The Sukhoi S-37 (now Su-47) Berkut was developed as primarily a technology demonstrator. Using advanced materials - but still borrowing items from the Su-27 family - the S-37 demonstrates such thing as stealth (using advanced skinning items, etc.), internal weapons' storage, and the flight characteristics of a forward-swept wing. With it being "fly-by-wire", the S-37 is an extremely manuverable aircraft. Even though it hasn't been purchased for production yet, it was still given the production designation of Su-47 (the "S" in S-37 basically meaning "experimental"). It has to compete with the MiG 1.42 for production status.
Building the Kit
The Revell 1/144th Berkut consists of 33 black injected molded pieces and one injected molded canopy. Detail throughout is excellent and the model is molded very well. Since there is only one machine operational, decals cover this aircraft, and in its last known markings variations.
Construction naturally starts in the cockpit. I read in Caz Dalton's review that the control column was not directly in the center of the floorboard and instead it was mounted on the starboard "shelf". Moving the control column was the only change I made to the cockpit. The rest was out of the box. I painted it using Polly Scale's British Medium Sea Grey, with an Olive Green seat and black details. Once the cockpit was added construction continued.
It was now time to mount the cockpit to the top fuselage half, according to the instructions. However, I found it was easier to mount it to the bottom half of the fuselage using the provided mounting holes. I could then add the front "stabilators" (not sure exactly what they're called) and then glued the two fuselage halves together. Fit was extremely nice except in one area, that being where the inlets would mate with the fuselage. I didn't have to putty the whole area, instead concentrating on where the inlets didn't cover.
From here I built the inlets, added them to the fuselage as well as the nose cone. Not being sure if there was enough weight to keep the nose landing gear on the ground, I decided to glue a small lead fishing weight to the inside of the nose cone. Once again the fit was less than spectacular around the inlets, but with careful dry fitting the nose cone can be added with little to no putty. Now construction really moves forward.
Reading Caz's article it appears that the exhaust cans are very well fitting pieces and can be painted off the model. He was right. This is good because there are two different colors to the cans - the forward area being the color of the rest of the airplane, and the rear parts being the standard exhaust color. I now added the wings and the rear stabilators and if you're careful, you can get away with no putty. Assuming you're not as ham-fisted as I am. Checking the available photos the kit has been designed around natural seems. The vertical tailpieces are also added but be careful - it appears that the gaps here are more than should be. Something I didn't check carefully enough and looking at the photos I can see that the gaps are too much. Ah well.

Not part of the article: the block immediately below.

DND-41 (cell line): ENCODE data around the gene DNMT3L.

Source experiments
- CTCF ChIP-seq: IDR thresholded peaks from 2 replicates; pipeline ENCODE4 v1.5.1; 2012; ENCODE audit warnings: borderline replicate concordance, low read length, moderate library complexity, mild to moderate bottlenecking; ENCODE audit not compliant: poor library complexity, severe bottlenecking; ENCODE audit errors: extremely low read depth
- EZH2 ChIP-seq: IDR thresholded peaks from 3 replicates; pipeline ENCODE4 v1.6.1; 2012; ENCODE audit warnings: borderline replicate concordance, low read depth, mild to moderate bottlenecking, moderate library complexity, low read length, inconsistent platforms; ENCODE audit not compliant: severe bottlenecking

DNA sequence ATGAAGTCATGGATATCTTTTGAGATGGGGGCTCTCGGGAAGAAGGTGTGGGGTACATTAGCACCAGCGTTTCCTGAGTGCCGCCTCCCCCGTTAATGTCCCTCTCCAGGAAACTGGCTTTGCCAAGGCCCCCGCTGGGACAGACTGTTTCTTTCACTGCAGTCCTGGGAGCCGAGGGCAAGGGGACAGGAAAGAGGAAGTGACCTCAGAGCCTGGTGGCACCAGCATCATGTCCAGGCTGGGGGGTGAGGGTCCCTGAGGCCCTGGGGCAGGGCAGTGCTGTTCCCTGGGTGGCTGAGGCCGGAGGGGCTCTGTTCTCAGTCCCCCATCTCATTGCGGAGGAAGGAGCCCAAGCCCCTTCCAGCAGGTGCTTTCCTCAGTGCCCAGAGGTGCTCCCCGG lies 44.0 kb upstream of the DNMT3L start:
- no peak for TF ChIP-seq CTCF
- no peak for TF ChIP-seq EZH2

Now the painting can start. The aircraft is not overall black; instead it's an overall very deep and dark blue. So I used Polly Scale's Model Railroad color "B&O Blue" mixed with black for what I thought was the correct shade. Before spraying the blue/black, though, there are white areas that need to be painted. These items include the nose, the tips of the horizontal tails and the tips of the "cones" at the back of the plane, right near the exhausts. I decided since I was going to have to mask anyway, I would spray the larger area on the leading edge of the starboard vertical tail. In hindsight I should have sprayed all the white areas. In the end I wasn't very happy with how the decals covered.
Once the white is sprayed, dried for two days and masked, the blue/black can be sprayed. After this dried I removed the masks and continued. I decided to hand brush the gray interiors to the wheel wells and interiors of the landing gear doors. The gray also was brushed on the landing gear, while the wheels were painted green and the tires scale black.
I ventured from normal practice when adding the decals. Normally I spray the overall model with Future then decal. This time I decided not to spray the whole model, instead only putting on a puddle of Future under the decals themselves. This didn't work out as well as I had hoped, and I ended up with some of the decal edges showing. Well, at least I know what not to do the next time. Keep in mind that there is one decal missing. On the starboard exhaust can is a ring of “metal” of some sort. This would be best represented with a decal. Unfortunately I haven’t added the ring to my model yet.
Now I could add the landing gear and the nose probe. In hindsight, I should have done something different with the nose probe. I think what could have worked was to drill out a hole and inserted a pin, cutting of the extreme tip of the pin. That way the probe won't be broken off as often. It's happened three times so far.
If you're not a ham-fisted modeler like I can be, this is an awesome model. Perfect for breaking one out of the AAMS quagmire. The Revell 1/144th Berkut is an excellent model and it goes together very well. Highly recommended.